Wrapping up winter weather this season
HARRISONBURG, Va. (WHSV) - Now that’s it’s March we can wrap up the official winter stats. In Meteorology we classify winter as being December, January and February using full months instead of partial as dictated by the solstice and equinox.
Overall winter was rather tame that is, until February started.
If you think back to our winter forecast, a few driving factors were a La Nina pattern and a positive Atlantic Multidecadal Oscillation, both of which would lead to a milder winter with snowfall below average. Remember a milder winter doesn’t mean most days in the 60s. You can still have snow and cold air outbreaks in an overall milder winter. In fact here’s a snip of part of the winter forecast we put out on our website.
Ah the catch. Yes the end of winter. Although it wasn’t from a weakening in La Nina.
Overall, didn’t have extended periods of extreme cold. We did not set any records and honestly never came close. While February was the coldest month it wasn’t an extreme cold month.
Here’s a look at the months for both Staunton and Harrisonburg. This is the mean temperature which is the average of the high and low. While December and January were slightly above average, February was below. This in turn led to a winter mean temperature as a whole right on average.
|TOWN||DECEMBER||JANUARY||FEBRUARY||WINTER MEAN TEMP |
|# DAYS AT/BELOW 32°|
|WINTER RAINFALL||WINTER SNOWFALL|
|STAUNTON||35.4° (+0.4°)||34.5° (+1.9°)||32.9° (-2.7)||34.2°||10 DAYS||10.55″ (+2.8″)||20.3″ (+0.3″)|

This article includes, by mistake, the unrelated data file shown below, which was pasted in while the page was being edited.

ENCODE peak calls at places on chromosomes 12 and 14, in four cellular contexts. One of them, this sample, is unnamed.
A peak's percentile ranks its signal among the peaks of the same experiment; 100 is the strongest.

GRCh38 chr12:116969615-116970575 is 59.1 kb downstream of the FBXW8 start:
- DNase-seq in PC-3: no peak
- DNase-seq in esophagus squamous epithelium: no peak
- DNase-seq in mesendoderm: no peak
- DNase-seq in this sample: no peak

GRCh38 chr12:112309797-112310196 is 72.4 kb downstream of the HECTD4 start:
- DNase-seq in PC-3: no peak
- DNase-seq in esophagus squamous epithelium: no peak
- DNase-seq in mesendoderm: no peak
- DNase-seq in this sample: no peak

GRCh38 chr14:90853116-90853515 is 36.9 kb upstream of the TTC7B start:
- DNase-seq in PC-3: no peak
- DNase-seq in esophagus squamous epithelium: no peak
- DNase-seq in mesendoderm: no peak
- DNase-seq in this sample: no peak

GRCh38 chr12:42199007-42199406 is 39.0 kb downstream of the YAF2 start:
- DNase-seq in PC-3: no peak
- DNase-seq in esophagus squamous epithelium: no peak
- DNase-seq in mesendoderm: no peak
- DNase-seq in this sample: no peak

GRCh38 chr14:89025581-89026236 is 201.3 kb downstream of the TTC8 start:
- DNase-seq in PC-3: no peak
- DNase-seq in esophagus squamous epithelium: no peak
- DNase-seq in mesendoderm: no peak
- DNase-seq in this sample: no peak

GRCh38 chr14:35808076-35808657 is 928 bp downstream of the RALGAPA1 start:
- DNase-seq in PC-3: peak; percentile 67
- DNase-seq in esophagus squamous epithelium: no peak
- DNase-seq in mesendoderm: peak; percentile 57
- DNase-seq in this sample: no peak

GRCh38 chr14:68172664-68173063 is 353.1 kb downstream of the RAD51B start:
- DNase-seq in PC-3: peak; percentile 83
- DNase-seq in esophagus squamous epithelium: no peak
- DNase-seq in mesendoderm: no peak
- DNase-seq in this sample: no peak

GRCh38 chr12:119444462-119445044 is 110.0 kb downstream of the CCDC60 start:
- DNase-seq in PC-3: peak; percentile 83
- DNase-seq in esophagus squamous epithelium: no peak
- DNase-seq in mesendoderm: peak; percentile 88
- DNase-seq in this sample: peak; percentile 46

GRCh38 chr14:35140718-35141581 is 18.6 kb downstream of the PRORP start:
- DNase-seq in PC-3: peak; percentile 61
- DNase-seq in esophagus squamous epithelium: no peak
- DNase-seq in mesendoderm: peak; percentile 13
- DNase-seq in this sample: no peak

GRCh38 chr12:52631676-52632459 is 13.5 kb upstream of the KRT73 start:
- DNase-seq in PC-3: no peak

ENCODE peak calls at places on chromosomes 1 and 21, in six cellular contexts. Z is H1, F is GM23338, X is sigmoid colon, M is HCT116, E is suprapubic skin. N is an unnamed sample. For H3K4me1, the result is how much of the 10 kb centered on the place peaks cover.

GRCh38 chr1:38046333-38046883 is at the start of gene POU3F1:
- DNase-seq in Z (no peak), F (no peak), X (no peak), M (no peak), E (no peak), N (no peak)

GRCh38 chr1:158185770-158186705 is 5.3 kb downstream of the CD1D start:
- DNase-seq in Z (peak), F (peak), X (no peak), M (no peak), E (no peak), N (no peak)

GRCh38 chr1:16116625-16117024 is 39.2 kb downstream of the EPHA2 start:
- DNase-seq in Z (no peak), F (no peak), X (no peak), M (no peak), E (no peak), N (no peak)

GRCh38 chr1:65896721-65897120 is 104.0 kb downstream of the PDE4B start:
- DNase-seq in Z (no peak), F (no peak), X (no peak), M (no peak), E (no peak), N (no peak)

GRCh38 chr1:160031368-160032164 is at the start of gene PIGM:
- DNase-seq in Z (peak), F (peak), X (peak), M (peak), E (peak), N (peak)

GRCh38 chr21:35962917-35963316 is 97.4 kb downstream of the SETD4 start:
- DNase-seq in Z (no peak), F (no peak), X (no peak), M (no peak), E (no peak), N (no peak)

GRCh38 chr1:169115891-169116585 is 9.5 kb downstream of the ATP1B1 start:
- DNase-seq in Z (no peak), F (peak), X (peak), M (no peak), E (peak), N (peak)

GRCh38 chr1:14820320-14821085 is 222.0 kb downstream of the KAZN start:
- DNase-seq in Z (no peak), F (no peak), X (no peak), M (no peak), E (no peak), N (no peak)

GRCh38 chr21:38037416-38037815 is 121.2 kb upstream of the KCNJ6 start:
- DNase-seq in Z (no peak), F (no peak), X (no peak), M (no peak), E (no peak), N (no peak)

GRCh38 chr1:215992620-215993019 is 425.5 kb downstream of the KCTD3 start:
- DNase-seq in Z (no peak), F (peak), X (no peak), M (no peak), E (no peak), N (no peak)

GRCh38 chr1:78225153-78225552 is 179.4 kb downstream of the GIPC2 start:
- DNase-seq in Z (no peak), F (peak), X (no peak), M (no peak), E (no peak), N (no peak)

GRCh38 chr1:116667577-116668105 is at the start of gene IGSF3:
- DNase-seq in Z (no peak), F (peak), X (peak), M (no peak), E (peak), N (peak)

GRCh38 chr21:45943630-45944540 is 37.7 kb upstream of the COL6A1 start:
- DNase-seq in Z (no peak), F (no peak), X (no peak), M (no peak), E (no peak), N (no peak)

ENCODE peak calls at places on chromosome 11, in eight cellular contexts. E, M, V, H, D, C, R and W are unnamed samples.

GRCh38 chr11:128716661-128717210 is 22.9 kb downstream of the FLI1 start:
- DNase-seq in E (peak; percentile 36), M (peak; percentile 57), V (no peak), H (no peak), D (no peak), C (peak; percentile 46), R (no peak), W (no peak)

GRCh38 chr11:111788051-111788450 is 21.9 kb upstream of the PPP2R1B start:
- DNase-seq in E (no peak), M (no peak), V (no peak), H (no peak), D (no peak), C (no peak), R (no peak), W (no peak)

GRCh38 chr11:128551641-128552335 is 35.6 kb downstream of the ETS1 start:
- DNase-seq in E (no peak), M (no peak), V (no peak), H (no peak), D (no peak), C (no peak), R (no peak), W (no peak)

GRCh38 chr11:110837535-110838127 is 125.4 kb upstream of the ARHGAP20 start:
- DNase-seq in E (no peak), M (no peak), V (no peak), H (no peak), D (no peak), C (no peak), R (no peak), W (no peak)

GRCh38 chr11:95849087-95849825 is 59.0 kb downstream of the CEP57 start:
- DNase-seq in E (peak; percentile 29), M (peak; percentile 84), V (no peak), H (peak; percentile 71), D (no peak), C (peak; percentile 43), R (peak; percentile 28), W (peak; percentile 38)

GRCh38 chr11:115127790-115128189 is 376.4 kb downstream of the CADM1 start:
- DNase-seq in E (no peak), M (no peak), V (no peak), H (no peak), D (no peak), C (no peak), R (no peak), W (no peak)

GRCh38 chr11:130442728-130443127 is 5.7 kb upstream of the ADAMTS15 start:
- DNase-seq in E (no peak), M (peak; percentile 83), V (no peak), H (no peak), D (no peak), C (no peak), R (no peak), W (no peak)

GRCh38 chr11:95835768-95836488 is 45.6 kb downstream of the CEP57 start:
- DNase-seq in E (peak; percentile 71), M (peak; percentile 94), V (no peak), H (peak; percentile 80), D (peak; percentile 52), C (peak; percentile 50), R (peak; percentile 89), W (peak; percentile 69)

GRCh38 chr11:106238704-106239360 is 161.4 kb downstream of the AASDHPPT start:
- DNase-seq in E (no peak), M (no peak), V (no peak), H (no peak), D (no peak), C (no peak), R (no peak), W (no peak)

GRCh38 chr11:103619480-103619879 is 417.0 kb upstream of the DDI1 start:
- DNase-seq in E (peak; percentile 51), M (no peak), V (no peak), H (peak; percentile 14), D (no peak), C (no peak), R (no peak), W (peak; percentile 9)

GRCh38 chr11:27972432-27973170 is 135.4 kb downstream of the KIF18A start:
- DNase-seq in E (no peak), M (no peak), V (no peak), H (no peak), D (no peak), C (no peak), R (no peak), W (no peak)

|HARRISONBURG||36.3° (+0.7°)||33.7° (+1.4°)||32.8° (-2.1°)||34.3°||7 DAYS||14.83″ (+7″)||18.6″ (-4.4″)|
Our forecast for snow this winter: We expected “below average snowfall for the Shenandoah Valley and the Potomac Highlands. Near or just slightly below average for the Allegheny mountains.”
Honestly I was a bit surprised that snowfall ended up being really close to our average. The reason why we had been so active for the month of February was an active storm track.
When the cold temperatures plunged into the Great Plains and as far south as Texas in early February, it was looking like that was going to be our shot at very cold air and some storms as that moved east.
So what happened? A blocking pattern kept the extremely cold polar air over the center of the country but also set up an active storm track drawing in moisture from the Gulf and sending several storms right across the Appalachian mountains.
Now as we head into March, it’s almost an anything can happen month. We can get big snow storms in March although the more you get into the month, the harder it becomes for a daytime event. With a rising sun angle and warming temperatures you really need a night time event for a heavy March snow.
With the temperature outlook heading into week two of March, a snow event becomes very unlikely at least until mid-month.
After mid-March, the odds of 1″ of snow or more really start to drop. So with the patterns in place, I would say a big March snow storm is unlikely. This doesn’t mean we can’t turn cool again at the end of the month and have snow but I would say a big March snow is very unlikely.
We can get snow in April but again, odds of a big snow are extremely slim. Although we did pick up on April snow last year, it only accumulated on the higher ridges.
Here are the latest snowfall dates across our region
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